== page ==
This Predicta Princess television, produced by Philco in 1959, is a tabletop model designed for portability. The Princess, featuring the Predicta’s trademark ‘low neck’ swiveling screen, was a departure from the classic home television which was housed in a large wooden cabinet designed as a piece of furniture. This compact case allowed the television to be moved from room to room, increasing its utility, rather than being consigned to one room like the larger format of earlier televisions. The Predicta Princess, with its thin neck, compact case and swivel screen was marketed to women with the idea that they could reposition the television and the screen, making it possible to watch TV while performing household chores almost anywhere in the home.

Considered futuristic in 1959, the space age aesthetic of this television seems prototypical of early desktop computers that would become familiar fixtures during the 1980s and 90s. Many computers featured a narrow necked, pivoting screen sitting on a boxy looking C.P.U. (central processing unit). As far as portability, that would wait until the development of laptops, tablets and smartphones.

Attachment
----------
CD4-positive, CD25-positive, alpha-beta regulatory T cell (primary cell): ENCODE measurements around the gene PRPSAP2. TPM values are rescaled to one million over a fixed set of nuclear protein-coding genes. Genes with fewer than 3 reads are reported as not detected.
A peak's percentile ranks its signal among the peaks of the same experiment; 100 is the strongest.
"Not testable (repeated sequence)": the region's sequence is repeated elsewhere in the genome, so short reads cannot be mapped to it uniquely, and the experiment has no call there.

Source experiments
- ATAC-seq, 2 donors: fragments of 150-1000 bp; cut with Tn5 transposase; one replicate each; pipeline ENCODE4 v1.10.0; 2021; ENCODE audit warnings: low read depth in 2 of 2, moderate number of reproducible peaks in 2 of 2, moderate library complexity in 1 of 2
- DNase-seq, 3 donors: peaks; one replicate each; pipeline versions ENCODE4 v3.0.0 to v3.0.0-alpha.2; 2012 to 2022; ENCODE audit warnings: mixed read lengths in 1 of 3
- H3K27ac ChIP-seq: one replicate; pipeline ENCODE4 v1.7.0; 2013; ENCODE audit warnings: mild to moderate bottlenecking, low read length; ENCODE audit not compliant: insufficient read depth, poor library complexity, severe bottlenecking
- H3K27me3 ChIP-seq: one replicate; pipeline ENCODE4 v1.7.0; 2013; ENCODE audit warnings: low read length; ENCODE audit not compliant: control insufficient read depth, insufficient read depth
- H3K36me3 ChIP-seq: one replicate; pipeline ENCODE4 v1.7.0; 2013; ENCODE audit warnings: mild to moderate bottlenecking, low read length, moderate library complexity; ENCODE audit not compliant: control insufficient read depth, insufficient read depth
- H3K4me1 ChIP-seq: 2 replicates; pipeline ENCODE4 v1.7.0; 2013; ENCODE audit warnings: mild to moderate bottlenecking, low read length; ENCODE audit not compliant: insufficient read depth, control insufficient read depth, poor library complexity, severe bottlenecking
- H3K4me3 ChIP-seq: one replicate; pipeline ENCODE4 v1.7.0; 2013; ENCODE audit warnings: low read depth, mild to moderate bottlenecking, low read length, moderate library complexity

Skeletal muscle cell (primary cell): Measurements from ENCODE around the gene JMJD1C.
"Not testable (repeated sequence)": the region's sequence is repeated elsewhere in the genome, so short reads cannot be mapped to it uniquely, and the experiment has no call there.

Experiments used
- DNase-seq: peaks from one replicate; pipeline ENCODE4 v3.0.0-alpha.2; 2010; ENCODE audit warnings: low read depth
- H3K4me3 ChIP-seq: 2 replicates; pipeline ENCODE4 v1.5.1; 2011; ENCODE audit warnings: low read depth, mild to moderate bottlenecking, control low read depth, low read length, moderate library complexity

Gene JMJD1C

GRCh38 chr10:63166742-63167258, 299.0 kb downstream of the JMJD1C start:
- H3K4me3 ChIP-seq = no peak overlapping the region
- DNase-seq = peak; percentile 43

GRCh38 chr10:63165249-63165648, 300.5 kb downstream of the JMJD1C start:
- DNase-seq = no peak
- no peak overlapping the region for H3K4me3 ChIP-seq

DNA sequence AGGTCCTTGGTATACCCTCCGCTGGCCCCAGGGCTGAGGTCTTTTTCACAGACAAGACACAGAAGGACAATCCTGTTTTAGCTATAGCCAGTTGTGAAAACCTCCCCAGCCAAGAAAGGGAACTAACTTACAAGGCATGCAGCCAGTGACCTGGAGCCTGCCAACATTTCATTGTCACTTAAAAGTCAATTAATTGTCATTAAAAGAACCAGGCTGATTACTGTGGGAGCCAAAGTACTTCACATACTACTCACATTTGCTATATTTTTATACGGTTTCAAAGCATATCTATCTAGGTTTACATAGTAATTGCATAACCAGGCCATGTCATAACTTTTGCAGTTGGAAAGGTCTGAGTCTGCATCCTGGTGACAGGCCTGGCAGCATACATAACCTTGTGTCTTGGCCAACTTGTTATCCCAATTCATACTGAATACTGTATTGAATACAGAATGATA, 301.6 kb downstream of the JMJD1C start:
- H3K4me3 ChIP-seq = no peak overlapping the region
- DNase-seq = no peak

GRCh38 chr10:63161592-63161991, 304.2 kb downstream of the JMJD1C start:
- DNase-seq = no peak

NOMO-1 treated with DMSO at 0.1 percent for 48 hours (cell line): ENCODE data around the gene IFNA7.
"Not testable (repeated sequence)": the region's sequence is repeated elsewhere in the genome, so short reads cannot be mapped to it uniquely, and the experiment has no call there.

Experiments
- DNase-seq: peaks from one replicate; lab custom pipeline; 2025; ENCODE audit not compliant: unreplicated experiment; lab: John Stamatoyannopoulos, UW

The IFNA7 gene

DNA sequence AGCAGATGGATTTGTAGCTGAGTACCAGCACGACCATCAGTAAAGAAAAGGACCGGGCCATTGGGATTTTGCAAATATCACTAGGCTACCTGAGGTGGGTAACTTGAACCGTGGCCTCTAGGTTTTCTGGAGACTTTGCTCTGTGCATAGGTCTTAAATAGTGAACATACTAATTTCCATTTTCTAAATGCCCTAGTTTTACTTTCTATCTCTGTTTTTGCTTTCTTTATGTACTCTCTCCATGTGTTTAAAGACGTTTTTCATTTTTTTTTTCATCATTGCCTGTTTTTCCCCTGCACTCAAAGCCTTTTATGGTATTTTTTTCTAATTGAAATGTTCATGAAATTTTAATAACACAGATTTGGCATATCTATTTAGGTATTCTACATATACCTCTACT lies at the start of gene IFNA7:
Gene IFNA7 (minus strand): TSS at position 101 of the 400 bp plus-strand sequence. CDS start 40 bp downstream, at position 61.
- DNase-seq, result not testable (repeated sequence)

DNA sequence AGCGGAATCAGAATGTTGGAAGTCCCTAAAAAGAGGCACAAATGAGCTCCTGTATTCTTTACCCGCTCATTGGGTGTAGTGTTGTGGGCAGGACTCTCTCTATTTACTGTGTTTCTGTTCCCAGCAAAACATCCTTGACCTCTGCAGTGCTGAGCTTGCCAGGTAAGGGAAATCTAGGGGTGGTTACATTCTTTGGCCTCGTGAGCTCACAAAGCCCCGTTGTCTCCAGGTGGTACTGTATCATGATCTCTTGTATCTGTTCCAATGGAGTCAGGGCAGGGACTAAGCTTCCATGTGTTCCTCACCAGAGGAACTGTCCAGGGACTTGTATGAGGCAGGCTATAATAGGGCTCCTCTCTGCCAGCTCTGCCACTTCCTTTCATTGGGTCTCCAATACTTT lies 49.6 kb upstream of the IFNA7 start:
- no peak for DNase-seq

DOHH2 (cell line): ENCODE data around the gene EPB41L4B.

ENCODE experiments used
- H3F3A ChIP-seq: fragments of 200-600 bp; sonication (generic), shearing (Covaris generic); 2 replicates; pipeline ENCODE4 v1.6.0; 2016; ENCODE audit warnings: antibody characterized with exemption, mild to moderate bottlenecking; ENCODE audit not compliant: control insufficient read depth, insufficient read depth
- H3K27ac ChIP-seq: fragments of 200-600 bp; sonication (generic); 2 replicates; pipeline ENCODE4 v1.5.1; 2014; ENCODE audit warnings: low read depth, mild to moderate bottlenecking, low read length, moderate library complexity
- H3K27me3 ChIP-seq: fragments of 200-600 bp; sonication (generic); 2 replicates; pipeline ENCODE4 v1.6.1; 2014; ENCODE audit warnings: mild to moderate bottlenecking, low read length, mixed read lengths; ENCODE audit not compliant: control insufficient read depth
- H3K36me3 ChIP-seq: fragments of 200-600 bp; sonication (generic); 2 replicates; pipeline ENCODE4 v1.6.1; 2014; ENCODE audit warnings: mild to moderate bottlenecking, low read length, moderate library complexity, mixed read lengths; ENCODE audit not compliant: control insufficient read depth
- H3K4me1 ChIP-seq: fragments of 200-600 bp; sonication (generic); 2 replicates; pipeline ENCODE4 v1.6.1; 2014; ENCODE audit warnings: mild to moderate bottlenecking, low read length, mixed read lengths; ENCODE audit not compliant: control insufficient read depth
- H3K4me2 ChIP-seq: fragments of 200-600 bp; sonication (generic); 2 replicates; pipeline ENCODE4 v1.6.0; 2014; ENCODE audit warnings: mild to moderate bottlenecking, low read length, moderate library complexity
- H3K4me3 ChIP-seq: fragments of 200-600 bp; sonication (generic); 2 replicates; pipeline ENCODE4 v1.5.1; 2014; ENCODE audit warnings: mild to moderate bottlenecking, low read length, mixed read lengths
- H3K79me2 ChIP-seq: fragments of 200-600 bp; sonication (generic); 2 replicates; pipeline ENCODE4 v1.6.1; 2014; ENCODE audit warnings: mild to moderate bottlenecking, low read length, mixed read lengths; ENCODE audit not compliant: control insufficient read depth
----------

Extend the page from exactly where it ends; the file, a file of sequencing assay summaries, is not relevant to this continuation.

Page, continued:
With this television, Philco design director, Herbert V. Gosweiler presented America with a forward thinking design that would be applicable decades into the future.


Susan Teichman is a design historian who specializes jewelry history and the architectural history of synagogues.

2 thoughts on “Design that Predicts the Future

Actually, portability came with the first MAC. It weighed about 15 pounds, which isn’t what we think of today as portable, but I traveled from coast to coast as a consultant for many years carrying my Mac to both coasts and in-between.

There were several examples of portable computers prior to the original Macintosh … the Mac just made a point of combining portability with friendliness and ease of use. The Osbourne 1 predated the Macintosh by three years. The Grid Compass 1100 is often considered to be the first computer recognized as a “laptop” design. It came out in 1982.

Leave a reply

Your email address will not be published. Required fields are marked *